An Intelligent Poodle
The Poodle is commonly acknowledged to be the most wisely intelligent of all members of the canine race. There is a general belief that he is a fop, whose time is largely occupied in personal embellishment, and that he requires a great deal of individual attention in the matter of his toilet. It may be true that to keep him in exhibition order and perfect cleanliness his owner has need to devote more consideration to him than is necessary in the case of many breeds; but in other respects he gives very little trouble, and all who are attached to him are consistent in their opinion that there is no dog so intensely interesting and responsive as a companion.
His qualities of mind and his acute powers of reasoning are indeed so great that there is something almost human in his attractiveness and his devotion. His aptitude in learning is never denied, and many are the stories told of his marvellous talent and versatility.
Not merely as a showman’s dog has he distinguished himself. He is something more than a mountebank of the booths, trained to walk the tight rope and stand on his head. He is an adept at performing tricks, but it is his alertness of brain that places him apart from other animals.
The profuse and long coat of the poodle has the peculiarity that if not kept constantly brushed out it twists up into little cords which increase in length as the new hair grows and clings about it. The unshed old hair and the new growth entwined together thus become distinct rope-like cords. Eventually, if these cords are not cut short, or accidentally torn off, they drag along the ground, and so prevent the poor animal from moving with any degree of comfort or freedom.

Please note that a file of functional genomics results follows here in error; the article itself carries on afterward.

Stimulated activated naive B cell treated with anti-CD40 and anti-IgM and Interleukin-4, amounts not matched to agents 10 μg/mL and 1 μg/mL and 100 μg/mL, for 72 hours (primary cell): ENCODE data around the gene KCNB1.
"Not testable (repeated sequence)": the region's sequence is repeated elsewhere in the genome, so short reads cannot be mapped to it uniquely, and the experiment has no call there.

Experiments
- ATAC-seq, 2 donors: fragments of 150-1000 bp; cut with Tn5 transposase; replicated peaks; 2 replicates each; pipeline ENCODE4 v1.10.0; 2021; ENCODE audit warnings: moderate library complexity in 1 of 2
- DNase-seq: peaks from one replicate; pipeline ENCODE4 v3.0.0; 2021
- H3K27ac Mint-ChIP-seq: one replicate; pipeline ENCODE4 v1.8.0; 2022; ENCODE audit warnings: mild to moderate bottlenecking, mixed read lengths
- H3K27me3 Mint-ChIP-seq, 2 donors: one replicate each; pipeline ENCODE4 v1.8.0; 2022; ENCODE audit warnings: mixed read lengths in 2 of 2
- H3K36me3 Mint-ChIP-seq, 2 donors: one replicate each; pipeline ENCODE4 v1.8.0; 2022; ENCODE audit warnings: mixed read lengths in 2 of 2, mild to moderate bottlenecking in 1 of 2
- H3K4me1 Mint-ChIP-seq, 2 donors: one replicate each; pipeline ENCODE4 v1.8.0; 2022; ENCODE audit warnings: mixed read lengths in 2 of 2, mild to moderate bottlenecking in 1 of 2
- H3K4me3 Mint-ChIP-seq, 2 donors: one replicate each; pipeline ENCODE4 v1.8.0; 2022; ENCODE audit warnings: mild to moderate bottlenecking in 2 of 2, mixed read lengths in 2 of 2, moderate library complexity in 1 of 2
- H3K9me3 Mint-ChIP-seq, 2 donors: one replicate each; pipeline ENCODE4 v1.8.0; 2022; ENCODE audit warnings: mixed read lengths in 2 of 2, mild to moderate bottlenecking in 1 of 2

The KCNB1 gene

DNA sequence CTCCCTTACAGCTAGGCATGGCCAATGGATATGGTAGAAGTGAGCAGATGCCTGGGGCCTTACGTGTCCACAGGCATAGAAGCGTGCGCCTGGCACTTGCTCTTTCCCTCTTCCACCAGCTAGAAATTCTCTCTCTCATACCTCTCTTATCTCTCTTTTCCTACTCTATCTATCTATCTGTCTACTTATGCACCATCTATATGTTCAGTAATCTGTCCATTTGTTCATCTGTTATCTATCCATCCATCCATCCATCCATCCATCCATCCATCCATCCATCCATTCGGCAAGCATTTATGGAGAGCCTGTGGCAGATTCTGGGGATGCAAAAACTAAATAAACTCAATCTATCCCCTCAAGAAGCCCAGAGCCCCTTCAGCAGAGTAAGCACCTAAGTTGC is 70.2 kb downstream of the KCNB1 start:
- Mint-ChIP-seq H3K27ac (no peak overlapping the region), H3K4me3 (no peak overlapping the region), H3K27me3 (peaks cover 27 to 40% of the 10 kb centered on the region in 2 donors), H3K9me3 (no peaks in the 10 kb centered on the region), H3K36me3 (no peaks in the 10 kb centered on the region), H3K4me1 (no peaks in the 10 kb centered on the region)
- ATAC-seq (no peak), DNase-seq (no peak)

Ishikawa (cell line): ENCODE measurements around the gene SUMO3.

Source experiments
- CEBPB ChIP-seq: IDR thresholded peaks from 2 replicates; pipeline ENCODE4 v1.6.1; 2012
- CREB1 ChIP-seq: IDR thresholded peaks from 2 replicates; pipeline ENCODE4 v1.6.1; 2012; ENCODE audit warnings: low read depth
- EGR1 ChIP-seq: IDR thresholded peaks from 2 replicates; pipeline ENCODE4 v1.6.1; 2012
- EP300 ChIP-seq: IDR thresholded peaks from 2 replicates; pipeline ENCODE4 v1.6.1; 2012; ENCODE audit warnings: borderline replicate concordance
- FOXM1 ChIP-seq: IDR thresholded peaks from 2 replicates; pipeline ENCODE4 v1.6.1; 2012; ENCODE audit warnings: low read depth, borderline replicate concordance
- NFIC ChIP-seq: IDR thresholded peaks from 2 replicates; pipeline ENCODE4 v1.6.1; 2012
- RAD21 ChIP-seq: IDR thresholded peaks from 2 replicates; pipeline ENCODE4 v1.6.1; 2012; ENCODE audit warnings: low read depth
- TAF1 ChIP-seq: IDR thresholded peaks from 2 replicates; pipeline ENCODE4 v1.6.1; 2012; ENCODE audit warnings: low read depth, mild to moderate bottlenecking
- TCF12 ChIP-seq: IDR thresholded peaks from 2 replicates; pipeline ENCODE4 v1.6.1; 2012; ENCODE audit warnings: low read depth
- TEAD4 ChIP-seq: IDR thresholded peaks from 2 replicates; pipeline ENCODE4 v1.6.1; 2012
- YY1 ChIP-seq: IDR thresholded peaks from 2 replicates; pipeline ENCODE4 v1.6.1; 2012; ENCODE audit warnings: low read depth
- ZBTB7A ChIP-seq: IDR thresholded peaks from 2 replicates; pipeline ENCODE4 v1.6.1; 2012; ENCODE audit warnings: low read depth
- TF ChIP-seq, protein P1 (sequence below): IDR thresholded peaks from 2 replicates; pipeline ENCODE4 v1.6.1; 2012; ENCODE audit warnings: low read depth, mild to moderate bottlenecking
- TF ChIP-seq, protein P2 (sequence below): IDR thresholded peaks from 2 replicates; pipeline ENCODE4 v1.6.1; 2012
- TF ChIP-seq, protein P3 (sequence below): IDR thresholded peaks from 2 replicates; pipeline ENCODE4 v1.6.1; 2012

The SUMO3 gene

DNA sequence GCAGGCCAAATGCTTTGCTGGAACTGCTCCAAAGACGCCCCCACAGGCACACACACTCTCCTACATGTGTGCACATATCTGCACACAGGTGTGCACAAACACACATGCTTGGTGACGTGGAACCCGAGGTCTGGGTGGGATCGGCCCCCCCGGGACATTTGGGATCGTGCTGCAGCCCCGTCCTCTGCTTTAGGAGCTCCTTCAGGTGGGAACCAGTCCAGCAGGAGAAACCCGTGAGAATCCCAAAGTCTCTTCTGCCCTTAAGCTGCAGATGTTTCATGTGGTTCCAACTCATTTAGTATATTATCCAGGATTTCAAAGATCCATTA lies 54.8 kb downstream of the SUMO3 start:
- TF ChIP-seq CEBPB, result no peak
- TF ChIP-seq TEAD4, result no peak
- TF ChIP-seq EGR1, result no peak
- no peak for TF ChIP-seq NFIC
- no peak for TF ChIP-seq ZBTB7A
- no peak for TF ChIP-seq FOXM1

Corded Poodles are very showy, and from the remarkable appearance of the coat, attract a great deal of public attention when exhibited at shows; but they have lost popularity among most fanciers, and have become few in number owing to the obvious fact that it is impossible to make pets of them or keep them in the house. The reason of this is that the coat must, from time to time, be oiled in order to keep the cords supple and prevent them from snapping, and, of course, as their coats cannot be brushed, the only way of keeping the dog clean is to wash him, which with a corded Poodle is a lengthy and laborious process. Further, the coat takes hours to dry, and unless the newly washed dog be kept in a warm room he is very liable to catch cold. The result is, that the coats of the corded Poodle are almost invariably dirty, and somewhat smelly.
Poodle’s General appearance
Head: Long, straight, and fine, the skull not broad, with a slight peak at the back.
Muzzle: Long (but not snipy) and strong not full in cheek; teeth white, strong, and level; gums black, lips black and not showing lippiness.
Eyes: Almond shaped, very dark, full of fire and intelligence.
Nose: Black and sharp.
Ears: The leather long and wide, low set on, hanging close to the face.
Neck: Well proportioned and strong, to admit of the head being carried high and with dignity.
Feet: Rather small, and of good shape, the toes well arched, pads thick and hard.
Legs: Fore-legs set straight from shoulder, with plenty of bone and muscle.
Hind-legs: Very muscular and well bent, with the hocks well let down.
Tail: Set on rather high, well carried, never curled or carried over back.
Coat: Very profuse, and of good hard texture; if corded, hanging in tight, even cords; if non-corded, very thick and strong, of even length, the curls close and thick, without knots or cords.